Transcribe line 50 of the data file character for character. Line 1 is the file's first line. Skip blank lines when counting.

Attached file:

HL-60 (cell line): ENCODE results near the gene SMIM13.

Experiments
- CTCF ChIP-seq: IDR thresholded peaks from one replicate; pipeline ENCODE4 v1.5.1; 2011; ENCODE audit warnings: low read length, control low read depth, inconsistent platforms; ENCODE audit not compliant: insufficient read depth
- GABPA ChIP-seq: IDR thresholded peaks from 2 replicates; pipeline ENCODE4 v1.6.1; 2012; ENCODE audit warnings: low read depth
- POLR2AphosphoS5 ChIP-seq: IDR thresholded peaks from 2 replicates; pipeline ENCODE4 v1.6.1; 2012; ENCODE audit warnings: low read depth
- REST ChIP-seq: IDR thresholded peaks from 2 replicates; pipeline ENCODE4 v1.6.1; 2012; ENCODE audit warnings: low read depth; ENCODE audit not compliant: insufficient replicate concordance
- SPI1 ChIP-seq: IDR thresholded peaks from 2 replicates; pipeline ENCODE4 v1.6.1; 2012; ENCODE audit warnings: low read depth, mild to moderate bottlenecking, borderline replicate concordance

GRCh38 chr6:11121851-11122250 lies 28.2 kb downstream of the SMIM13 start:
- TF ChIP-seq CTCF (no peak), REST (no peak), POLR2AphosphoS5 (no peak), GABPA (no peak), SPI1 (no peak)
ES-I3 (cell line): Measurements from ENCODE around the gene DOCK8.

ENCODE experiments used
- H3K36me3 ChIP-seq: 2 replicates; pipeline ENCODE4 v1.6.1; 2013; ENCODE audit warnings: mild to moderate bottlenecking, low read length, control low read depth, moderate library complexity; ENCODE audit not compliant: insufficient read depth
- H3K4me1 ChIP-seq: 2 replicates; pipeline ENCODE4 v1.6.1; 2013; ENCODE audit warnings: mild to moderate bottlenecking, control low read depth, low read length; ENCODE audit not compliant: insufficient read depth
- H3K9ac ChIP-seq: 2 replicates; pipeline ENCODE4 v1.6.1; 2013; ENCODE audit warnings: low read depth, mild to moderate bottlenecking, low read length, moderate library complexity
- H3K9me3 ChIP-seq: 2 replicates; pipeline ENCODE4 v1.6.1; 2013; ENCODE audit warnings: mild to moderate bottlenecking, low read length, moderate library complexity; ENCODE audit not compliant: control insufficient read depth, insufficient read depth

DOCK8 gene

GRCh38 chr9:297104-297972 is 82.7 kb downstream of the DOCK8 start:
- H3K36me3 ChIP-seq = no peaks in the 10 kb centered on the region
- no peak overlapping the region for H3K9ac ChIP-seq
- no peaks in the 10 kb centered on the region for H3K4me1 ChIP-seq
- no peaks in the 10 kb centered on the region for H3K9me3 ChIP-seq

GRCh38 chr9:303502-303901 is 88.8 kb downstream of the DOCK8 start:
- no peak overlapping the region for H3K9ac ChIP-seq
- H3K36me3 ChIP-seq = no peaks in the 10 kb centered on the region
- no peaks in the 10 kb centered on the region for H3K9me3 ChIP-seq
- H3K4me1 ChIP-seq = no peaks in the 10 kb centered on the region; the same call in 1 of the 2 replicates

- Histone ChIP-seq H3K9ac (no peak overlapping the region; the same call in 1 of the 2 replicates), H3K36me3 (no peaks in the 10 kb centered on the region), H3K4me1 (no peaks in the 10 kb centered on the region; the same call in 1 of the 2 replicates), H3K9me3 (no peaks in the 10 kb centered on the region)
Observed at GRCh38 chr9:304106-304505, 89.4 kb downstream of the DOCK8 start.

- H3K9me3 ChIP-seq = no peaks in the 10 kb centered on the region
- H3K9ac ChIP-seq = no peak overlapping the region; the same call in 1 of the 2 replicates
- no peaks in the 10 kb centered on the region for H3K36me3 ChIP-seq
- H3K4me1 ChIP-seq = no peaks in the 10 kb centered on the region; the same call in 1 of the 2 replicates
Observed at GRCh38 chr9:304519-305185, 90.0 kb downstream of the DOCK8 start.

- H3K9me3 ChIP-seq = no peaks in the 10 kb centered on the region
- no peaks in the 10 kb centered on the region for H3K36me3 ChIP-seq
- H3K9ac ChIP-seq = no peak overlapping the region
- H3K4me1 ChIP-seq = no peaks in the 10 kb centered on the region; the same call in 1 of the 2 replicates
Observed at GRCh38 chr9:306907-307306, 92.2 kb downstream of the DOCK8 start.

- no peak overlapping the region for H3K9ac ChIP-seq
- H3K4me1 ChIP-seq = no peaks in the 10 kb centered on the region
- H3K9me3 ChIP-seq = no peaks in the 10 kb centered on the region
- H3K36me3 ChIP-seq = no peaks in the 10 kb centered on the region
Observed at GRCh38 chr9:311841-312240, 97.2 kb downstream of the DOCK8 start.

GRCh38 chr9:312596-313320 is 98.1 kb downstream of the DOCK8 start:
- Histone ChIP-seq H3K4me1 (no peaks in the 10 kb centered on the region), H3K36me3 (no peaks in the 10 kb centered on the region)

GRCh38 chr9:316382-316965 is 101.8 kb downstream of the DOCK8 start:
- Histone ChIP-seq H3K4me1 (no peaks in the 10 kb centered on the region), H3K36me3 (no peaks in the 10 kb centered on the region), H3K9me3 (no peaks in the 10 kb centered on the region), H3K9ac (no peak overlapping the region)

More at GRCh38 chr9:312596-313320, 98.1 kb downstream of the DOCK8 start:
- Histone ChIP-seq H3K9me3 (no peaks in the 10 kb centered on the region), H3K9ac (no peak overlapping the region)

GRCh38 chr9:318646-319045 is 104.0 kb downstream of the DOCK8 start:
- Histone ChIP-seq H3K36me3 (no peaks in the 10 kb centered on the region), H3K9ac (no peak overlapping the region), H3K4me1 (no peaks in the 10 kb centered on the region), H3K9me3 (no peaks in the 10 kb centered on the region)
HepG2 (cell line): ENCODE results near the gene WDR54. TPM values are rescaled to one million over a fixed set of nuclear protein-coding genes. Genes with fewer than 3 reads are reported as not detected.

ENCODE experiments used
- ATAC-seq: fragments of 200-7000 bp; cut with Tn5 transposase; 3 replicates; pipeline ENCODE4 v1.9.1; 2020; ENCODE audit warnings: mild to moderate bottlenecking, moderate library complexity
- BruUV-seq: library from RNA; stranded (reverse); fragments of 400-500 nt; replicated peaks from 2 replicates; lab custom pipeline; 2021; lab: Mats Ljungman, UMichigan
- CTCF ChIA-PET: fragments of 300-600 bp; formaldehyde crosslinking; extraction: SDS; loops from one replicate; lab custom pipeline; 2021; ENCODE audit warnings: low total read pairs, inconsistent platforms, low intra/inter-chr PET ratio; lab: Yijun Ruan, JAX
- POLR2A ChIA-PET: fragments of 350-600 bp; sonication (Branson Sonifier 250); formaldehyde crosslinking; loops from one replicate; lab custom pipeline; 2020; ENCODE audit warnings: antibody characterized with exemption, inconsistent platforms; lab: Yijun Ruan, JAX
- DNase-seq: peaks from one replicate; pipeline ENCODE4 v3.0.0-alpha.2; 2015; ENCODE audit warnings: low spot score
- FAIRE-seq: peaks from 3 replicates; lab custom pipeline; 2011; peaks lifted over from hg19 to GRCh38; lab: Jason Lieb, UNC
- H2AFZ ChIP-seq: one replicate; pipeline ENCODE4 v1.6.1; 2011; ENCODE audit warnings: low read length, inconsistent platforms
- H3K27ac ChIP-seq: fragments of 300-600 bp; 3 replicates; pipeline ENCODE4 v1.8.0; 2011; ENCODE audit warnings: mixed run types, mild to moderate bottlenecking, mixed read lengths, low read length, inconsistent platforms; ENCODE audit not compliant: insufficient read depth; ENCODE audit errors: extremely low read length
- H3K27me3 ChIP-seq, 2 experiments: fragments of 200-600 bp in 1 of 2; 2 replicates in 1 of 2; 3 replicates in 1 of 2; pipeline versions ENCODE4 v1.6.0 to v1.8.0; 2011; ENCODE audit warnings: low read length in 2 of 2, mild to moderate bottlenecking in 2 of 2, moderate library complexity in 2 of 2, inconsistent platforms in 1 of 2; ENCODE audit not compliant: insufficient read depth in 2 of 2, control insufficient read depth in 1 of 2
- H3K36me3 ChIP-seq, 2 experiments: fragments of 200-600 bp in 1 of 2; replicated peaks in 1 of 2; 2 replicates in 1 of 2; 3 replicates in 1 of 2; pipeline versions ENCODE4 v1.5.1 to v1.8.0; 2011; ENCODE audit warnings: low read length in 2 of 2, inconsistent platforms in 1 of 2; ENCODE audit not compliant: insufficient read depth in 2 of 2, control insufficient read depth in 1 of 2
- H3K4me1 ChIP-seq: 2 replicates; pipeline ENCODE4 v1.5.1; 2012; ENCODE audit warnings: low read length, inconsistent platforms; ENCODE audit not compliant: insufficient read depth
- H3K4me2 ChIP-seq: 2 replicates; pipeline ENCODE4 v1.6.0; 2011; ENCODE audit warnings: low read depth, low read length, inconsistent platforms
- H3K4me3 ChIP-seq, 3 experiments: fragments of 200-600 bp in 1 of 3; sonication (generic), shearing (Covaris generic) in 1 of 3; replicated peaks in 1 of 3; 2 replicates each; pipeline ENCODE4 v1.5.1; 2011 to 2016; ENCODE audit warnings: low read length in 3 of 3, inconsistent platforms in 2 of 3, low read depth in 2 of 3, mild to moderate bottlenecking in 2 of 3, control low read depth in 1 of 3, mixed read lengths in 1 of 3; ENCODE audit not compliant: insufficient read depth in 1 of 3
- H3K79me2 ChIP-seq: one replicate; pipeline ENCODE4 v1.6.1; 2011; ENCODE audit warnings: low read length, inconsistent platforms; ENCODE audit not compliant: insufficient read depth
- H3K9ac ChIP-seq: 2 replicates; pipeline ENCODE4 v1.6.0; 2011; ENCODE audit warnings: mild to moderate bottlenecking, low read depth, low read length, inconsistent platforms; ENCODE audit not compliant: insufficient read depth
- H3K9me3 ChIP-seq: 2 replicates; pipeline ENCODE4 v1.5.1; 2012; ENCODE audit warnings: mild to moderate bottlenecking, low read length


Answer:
GRCh38 chr9:318646-319045 is 104.0 kb downstream of the DOCK8 start: